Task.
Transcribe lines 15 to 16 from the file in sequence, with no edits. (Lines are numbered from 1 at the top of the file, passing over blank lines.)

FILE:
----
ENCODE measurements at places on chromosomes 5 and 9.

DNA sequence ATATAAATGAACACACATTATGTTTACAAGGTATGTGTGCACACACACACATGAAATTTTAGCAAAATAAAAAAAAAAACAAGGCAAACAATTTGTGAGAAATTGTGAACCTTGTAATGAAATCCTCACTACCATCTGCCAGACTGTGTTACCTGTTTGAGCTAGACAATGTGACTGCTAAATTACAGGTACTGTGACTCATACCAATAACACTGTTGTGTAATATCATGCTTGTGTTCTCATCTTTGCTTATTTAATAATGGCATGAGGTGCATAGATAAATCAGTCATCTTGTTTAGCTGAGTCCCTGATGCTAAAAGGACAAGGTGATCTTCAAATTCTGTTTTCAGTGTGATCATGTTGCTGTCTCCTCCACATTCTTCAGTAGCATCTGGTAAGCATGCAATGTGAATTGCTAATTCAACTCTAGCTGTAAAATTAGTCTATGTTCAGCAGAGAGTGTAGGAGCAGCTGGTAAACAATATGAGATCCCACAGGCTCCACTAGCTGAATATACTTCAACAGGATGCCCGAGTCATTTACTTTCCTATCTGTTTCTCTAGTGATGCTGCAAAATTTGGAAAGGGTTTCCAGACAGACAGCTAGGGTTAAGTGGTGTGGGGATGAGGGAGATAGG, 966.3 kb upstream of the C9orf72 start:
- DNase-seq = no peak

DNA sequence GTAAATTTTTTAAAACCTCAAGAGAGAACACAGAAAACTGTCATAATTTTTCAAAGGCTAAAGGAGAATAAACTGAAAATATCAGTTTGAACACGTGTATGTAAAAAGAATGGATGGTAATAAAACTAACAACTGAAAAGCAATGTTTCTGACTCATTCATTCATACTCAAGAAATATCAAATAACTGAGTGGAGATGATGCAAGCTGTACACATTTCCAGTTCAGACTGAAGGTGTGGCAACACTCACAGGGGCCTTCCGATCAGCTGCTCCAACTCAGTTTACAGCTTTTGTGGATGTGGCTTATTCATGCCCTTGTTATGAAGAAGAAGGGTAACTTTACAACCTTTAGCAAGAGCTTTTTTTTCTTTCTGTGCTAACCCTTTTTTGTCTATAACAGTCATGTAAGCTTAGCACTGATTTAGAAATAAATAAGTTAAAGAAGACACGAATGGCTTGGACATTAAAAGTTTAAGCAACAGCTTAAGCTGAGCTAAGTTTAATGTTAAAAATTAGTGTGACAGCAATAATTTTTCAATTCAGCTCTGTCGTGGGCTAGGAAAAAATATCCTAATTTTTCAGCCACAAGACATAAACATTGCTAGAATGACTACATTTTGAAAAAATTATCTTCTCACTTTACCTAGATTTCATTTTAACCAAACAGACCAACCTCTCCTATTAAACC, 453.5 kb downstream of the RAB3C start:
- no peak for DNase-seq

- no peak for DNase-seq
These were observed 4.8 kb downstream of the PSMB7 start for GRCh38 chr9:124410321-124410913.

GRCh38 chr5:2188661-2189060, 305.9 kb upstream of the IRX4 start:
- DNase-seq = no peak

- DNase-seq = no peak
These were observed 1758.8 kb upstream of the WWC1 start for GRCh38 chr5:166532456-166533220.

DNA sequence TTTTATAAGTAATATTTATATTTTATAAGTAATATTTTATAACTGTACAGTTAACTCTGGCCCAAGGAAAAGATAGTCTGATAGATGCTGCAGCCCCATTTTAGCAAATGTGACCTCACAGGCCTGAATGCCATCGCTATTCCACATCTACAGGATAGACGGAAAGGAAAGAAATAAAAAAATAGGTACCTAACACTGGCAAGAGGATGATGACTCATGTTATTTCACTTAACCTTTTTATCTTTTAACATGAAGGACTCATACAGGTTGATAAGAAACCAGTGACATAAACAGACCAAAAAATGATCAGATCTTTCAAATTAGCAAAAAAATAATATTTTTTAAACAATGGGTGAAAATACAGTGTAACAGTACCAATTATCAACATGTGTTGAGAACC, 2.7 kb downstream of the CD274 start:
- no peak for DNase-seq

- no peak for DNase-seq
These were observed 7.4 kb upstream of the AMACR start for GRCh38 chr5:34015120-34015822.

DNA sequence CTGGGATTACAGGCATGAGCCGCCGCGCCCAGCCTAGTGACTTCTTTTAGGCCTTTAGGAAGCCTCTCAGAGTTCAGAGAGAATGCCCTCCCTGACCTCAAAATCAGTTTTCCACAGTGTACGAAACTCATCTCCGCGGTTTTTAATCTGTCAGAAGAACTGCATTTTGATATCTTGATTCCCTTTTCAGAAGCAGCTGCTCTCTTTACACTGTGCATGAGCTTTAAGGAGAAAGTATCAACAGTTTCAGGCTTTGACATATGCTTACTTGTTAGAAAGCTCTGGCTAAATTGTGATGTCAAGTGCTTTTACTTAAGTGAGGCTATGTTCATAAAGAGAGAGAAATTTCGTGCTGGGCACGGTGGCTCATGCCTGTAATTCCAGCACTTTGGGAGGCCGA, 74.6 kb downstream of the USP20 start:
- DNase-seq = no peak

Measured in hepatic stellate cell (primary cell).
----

These were observed 7.4 kb upstream of the AMACR start for GRCh38 chr5:34015120-34015822.

DNA sequence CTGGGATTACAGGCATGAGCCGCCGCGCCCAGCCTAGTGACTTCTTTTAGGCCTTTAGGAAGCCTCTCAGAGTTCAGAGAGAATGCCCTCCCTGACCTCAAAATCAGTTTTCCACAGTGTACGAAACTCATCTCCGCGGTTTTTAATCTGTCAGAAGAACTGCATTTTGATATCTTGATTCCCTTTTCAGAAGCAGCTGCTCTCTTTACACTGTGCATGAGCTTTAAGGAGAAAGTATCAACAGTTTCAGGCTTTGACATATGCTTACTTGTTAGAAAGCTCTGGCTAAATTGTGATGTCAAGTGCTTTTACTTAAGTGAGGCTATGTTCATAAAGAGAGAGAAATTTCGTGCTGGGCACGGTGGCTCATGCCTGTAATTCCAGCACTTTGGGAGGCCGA, 74.6 kb downstream of the USP20 start: